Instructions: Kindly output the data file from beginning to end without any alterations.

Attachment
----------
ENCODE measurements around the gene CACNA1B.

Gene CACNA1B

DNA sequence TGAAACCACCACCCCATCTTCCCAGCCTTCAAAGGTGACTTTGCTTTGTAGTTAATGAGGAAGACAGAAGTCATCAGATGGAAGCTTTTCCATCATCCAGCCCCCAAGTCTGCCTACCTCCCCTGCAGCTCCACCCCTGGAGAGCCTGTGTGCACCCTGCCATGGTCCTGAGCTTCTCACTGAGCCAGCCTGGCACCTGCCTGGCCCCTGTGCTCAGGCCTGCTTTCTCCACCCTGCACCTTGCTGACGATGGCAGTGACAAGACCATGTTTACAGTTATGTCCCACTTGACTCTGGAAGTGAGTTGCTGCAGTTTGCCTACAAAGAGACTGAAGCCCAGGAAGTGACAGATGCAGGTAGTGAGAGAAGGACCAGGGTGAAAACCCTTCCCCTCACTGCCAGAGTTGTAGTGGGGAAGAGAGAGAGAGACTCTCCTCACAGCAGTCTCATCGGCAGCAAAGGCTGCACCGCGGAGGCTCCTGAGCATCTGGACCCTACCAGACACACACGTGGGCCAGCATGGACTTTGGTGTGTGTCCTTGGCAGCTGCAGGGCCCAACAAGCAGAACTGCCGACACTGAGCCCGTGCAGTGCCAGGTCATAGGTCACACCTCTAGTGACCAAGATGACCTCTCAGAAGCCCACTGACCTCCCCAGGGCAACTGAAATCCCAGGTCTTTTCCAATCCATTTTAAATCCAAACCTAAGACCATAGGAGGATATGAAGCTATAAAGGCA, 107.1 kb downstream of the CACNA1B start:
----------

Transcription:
ENCODE measurements around the gene CACNA1B.

Gene CACNA1B

DNA sequence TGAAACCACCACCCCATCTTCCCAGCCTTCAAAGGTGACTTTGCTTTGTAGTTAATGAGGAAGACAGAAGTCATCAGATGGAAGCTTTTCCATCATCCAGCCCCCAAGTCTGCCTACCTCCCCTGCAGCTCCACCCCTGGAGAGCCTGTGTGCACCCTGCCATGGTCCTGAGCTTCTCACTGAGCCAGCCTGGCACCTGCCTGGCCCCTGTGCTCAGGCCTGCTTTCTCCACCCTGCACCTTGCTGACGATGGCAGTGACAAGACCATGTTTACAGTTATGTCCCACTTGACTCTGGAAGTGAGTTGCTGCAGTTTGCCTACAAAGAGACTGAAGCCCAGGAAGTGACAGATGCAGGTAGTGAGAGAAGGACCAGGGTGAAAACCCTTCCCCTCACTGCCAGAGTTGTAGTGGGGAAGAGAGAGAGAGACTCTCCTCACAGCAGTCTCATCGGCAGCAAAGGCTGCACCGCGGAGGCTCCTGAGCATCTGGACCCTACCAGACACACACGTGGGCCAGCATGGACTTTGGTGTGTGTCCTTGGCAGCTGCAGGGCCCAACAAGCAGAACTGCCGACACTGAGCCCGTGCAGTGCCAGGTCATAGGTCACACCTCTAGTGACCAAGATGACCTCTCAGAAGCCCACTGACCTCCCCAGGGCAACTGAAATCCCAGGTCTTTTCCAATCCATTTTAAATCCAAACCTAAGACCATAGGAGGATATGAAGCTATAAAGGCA, 107.1 kb downstream of the CACNA1B start: